Religion in the IDF / Army needs consistent policy to avoid offending sensibilities
Four religious cadets were ousted from officer candidate school for refusing to listen to women singing.
The growing conflict over the role of religion in the Israel Defense Forces caused another mass-casualty incident this week: Four religious cadets were ousted from officer candidate school (known in Hebrew as Bahad 1 ) for refusing to listen to women singing; five others who were slated to be ousted were reinstated after apologizing; rabbis issued a condemnatory letter; and the IDF once again found itself, against its will, in the thick of Israel's culture wars.
A recent clarification of the army's rules on women singing at ceremonies did not prevent the incident. That may be proof that it needs a comprehensive policy.
The current course for infantry officers has 223 cadets, of whom 93, or 41 percent, are religious. On Tuesday evening, the course held a seminar on Operation Cast Lead in Gaza in 2008. Most of it consisted of lectures on the operation's lessons, but an Education Corps troupe containing two male and two female vocalists performed as well.
After several religious cadets were ousted last November for refusing to listen to women sing at a ceremony, the IDF Rabbinate, the Education Corps and Bahad 1 tried to forge a compromise to prevent further such incidents. The agreement, approved by IDF Chief Rabbi Rafi Peretz, adopted the view that the religious prohibition on men listening to women sing applies only to all-women troupes and not to music sung by men and women together. Hence religious cadets may not boycott the latter.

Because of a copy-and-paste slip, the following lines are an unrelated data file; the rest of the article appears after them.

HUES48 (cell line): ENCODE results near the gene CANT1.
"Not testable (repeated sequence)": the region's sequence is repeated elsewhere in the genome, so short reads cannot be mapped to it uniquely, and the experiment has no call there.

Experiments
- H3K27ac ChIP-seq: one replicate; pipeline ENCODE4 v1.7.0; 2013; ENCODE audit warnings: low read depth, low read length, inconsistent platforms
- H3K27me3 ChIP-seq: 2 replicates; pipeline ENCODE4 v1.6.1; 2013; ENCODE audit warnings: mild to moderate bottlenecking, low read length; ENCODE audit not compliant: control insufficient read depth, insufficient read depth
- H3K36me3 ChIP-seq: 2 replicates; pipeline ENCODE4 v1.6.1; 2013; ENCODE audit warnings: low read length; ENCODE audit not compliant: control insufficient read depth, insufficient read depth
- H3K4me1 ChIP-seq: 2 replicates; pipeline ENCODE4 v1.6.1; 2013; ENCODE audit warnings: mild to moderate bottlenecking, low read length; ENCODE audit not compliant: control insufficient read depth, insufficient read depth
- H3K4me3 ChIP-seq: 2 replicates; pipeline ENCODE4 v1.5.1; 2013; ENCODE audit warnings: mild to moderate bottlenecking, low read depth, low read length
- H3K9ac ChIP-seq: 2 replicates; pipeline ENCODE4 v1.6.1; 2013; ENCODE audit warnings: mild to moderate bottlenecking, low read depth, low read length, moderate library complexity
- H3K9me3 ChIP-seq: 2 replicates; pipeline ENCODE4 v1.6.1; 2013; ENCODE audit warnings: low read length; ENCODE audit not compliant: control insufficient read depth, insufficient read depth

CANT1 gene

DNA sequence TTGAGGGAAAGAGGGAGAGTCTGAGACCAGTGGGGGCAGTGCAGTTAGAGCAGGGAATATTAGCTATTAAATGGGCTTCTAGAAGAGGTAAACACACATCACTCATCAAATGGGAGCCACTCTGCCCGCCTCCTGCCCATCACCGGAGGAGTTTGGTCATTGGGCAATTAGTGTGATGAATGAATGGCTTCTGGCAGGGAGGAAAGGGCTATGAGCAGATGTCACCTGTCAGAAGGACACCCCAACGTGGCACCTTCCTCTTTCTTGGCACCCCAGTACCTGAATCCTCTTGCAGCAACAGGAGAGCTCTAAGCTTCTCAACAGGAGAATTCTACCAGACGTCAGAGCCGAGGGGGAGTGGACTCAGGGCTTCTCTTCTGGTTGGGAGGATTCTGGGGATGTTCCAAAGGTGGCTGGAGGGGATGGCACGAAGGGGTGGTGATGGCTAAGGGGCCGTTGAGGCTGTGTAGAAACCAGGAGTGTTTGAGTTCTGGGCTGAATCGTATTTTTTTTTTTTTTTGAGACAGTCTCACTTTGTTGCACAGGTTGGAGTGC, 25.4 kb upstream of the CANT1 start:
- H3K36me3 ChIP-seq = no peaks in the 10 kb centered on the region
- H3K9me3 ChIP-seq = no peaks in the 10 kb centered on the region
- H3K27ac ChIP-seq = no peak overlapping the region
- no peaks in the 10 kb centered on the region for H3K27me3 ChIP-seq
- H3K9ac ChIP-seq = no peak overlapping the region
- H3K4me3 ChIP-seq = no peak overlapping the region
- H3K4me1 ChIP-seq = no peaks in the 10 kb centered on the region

For 10 months, the compromise seemed to work. But before Tuesday's event, two religious cadets told their superiors they intended to walk out, and despite being explicitly ordered to remain, they in fact did so. A group of almost 30 others then stood up to follow them.
Their battalion commander tried to block them, warning that leaving would constitute disobeying an order, and in the end, most stayed. But seven joined the first two in leaving.
On Wednesday, the nine were summoned to a hearing before Bahad 1's commander, Col. Eran Niv. Niv decided to expel both the first two to leave and two others who refused to express regret. The other five were allowed to stay, both because they expressed regret and because, in some cases, it wasn't clear they realized that leaving would amount to disobeying an order.
Unsurprisingly, a battle over the rule's proper interpretation then erupted. Army regulations state that a soldier is not obliged to participate in cultural activities that offend his sensibilities. Bahad 1 viewed Tuesday's event as a mandatory professional seminar. But the rabbis argued that the choral part of the evening was a cultural event, so the cadets should have been allowed to leave.
Niv's view, however, is that "orders must be obeyed, period," as discipline is the bedrock of all military activity. The cadets were entitled to appeal to their commanders, but the minute they were explicitly told to stay, they had to do so.
Yet Bahad 1 officers also acknowledged that the situation was not properly explained to the cadets beforehand, setting the stage for conflict.
Rabbi Haim Druckman, one of the leaders of the association of hesder yeshivas (which combine Torah study with army service ), termed the cadets' expulsions "outrageous," saying nowhere in the army's rulebook does it say soldiers have to listen to women singing. Yet he took a more moderate stance after last November's incident.
Chief of Staff Benny Gantz recently ordered the head of the IDF's personnel directorate, Orna Barbivay, to work on resolving the issue of religion in the IDF.
But it seems that ad hoc compromises are no longer enough: The army will have to set a clear, comprehensive policy.